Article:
While, the 1st Circuit Court ruling only applies to the States that are part of that Court's jurisdiction, it was cited by a judge in Illinois as a “pervasive authority” for ruling on similar cases. Specifically the case of an Illinois man, Michael Allison, who was recently convicted of five counts of felony eavesdropping and sentenced to 75 years in prison. The Illinois law makes it a felony to record a conversation without consent of ALL parties involved, regardless of the circumstances. Allison's troubles began when he recorded his encounters with police who were seizing cars from his front yard. Allison then attempted to record his court appearance and was arrested for supposedly violating the Judge's privacy. However, there is good news for Mr. Allison, another Judge (David Frankland) dismissed the charges against Michael Allison and ruled, “A statute intended to prevent unwarranted intrusion into a citizen's privacy cannot be used as a shield for public officials who cannot assert a comparable right to privacy in their public duties... Such action impedes the free flow of information concerning public officials and violates the First Amendment right to gather information.”

Additionally, the ACLU is challenging the Illinois law in the 7th Circuit Court of Appeals, with the court expected to issue a decision in the next month. And a Chicago jury recently acquitted a woman for secretly recording a conversation with police regarding a sexual harassment complaint she was attempting to file against the department.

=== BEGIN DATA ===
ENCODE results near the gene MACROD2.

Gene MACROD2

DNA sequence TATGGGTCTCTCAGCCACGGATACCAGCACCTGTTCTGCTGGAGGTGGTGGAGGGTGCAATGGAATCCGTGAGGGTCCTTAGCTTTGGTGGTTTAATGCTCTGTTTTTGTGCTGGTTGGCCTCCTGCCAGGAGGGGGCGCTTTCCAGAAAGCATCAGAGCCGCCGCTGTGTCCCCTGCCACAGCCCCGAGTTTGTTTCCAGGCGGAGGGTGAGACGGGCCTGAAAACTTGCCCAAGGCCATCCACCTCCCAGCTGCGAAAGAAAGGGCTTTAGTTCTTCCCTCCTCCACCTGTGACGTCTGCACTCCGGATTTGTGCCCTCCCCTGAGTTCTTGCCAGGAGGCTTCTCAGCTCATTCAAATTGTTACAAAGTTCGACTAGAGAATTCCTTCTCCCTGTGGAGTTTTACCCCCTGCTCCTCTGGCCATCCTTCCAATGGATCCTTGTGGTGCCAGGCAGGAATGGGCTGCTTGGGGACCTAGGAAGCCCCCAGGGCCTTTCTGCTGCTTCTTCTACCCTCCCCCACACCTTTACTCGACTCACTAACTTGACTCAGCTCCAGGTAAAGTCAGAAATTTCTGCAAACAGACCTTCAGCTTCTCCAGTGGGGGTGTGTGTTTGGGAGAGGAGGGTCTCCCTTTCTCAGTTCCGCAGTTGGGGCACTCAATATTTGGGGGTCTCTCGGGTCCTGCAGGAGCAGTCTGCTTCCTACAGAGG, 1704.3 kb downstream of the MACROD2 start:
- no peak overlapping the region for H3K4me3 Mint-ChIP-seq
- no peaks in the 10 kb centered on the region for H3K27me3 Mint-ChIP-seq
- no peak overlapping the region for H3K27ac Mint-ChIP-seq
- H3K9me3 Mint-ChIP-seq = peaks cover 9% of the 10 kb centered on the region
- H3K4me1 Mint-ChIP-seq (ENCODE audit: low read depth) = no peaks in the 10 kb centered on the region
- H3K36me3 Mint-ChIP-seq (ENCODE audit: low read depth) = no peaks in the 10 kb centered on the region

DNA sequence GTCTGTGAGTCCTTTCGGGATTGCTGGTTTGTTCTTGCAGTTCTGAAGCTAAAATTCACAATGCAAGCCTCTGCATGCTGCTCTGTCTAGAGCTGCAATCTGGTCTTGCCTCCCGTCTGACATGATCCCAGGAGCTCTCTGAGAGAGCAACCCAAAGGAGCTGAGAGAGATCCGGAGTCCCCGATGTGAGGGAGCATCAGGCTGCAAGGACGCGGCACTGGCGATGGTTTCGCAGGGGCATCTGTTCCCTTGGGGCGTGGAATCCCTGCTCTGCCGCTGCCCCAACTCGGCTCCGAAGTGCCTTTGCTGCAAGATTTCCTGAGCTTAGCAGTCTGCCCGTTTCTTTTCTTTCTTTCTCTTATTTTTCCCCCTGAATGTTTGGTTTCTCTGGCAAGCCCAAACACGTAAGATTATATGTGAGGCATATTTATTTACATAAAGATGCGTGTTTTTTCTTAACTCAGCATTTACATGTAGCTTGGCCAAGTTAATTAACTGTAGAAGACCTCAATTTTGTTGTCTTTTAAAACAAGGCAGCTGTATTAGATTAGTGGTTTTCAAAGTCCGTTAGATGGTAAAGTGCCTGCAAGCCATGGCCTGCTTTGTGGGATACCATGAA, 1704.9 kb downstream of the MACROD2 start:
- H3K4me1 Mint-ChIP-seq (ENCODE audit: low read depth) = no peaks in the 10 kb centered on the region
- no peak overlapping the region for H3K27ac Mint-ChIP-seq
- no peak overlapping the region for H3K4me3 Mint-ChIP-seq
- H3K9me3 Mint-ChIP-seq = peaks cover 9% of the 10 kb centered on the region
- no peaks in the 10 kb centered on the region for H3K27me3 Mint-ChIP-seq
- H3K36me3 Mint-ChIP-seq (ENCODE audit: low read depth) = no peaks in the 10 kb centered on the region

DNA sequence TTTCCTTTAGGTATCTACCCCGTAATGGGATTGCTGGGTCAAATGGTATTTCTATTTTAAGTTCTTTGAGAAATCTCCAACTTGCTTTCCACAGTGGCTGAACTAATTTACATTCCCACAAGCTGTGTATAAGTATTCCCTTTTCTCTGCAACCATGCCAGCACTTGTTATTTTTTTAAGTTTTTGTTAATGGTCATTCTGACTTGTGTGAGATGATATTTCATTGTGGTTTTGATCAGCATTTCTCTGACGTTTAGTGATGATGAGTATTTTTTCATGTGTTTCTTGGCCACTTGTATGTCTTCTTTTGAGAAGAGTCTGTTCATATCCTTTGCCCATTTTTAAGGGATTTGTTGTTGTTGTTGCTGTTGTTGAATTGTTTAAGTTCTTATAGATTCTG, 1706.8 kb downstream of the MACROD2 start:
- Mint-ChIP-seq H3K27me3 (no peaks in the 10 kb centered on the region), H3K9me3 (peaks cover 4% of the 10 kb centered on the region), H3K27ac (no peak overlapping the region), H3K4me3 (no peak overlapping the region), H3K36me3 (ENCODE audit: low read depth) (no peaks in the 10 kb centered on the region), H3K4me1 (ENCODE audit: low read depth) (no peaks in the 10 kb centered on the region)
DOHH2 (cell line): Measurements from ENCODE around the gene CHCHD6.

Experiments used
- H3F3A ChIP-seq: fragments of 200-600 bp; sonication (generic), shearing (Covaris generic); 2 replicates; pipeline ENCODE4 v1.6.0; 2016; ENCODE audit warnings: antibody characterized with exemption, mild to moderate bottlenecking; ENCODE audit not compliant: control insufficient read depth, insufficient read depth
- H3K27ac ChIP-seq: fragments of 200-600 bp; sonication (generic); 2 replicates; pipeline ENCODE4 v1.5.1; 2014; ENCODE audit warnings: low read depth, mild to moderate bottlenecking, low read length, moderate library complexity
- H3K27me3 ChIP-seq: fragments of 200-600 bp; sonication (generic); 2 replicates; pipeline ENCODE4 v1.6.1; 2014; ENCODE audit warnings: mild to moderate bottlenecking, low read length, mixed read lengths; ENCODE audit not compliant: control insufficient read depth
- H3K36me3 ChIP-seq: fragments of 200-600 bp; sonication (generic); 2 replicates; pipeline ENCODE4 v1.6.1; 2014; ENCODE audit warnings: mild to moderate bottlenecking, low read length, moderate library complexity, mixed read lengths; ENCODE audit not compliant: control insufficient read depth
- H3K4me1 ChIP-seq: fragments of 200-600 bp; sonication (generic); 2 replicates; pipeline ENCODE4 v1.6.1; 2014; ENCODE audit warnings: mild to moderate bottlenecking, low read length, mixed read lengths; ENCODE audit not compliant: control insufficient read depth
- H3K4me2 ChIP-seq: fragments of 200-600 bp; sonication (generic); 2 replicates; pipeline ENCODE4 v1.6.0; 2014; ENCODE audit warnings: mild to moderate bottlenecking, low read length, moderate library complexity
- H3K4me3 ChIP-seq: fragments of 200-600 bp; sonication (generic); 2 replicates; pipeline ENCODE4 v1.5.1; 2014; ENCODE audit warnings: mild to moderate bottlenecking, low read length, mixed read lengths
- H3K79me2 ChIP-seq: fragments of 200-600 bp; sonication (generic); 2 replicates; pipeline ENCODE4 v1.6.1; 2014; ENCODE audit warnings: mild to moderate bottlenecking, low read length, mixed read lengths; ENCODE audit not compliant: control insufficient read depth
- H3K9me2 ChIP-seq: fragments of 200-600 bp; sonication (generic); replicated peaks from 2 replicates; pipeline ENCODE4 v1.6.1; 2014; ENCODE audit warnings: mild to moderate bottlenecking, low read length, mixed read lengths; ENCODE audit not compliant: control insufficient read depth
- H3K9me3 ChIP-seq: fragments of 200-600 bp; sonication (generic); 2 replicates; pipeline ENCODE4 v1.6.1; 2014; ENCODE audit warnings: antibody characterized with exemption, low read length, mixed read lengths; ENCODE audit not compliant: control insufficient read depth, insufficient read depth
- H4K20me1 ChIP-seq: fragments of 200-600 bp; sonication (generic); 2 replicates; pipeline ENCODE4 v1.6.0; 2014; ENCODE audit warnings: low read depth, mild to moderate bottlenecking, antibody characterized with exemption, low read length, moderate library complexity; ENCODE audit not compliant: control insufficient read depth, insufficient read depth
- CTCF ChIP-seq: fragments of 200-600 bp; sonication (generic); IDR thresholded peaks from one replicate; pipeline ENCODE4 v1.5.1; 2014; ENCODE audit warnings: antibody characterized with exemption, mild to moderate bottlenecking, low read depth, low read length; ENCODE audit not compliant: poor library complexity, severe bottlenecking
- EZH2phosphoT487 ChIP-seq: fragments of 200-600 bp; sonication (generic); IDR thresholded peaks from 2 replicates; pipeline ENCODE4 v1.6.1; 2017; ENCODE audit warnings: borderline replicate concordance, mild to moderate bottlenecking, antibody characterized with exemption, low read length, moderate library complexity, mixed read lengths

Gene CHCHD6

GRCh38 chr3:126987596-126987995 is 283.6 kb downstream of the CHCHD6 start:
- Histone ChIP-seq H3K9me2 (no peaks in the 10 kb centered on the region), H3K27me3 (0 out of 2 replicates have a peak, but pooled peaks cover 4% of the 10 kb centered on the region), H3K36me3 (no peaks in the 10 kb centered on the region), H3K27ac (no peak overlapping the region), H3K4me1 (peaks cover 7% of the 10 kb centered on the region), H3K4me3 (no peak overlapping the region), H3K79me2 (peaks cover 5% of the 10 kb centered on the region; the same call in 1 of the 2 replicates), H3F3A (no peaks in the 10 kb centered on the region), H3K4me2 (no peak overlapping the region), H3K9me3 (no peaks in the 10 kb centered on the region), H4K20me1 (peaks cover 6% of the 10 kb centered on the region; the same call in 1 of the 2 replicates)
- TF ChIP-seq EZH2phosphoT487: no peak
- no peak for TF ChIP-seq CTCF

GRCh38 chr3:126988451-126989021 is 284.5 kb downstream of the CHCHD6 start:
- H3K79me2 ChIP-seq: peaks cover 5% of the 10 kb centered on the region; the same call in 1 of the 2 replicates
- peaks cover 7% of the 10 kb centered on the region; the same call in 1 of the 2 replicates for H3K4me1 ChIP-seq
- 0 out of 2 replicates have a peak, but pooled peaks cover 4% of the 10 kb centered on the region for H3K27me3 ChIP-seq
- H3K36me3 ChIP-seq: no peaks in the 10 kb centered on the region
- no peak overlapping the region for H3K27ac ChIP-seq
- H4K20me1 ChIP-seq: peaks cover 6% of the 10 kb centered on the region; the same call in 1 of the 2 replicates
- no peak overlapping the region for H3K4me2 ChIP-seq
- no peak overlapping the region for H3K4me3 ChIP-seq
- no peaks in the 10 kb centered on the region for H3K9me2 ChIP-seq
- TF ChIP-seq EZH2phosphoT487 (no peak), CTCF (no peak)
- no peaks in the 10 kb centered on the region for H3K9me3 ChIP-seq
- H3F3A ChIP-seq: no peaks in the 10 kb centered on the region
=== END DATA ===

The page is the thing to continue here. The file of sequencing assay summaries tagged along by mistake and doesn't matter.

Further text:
It seems police officers have no issues if they are filmed during parades or doing something good, such as getting a kitten out of a tree; it's only when the officer is being “less than cordial” that it becomes an issue. Why should someone film a police encounter? Doing so, and presenting the film as evidence during his trial, helped Dave Ridley win an acquittal for trespassing at a public event in New Hampshire.

It's good to see courts, and juries, recognizing the fact that filming cops is not a crime. I encourage everyone to carry a camera (or two) just in case the need arises to film an encounter with a “public servant.” You may be able to hold them accountable, and possibly protect yourself from jail.

In Peace, Freedom, Love & Liberty,
Darryl W. Perry
Chair Boston Tea Party National Committee
Owner/Managing Editor Free Patriot Press
2016 candidate for President of the United States of America

Darryl W. Perry is an Activist, Author, Poet & Statesman. Darryl writes a weekly article for the Mountaineer Jeffersonian, a monthly article for The Sovereign and has appeared on various alternative media talking about his books, political career and goals. Darryl is the Chairman of the Boston Tea Party National Committee and Owner/Managing Editor of Free Patriot Press.

Constitution Week PDF Print E-mail
News Releases - Civic News & Info
Written by Michael Elliott   
Tuesday, 20 September 2011 11:42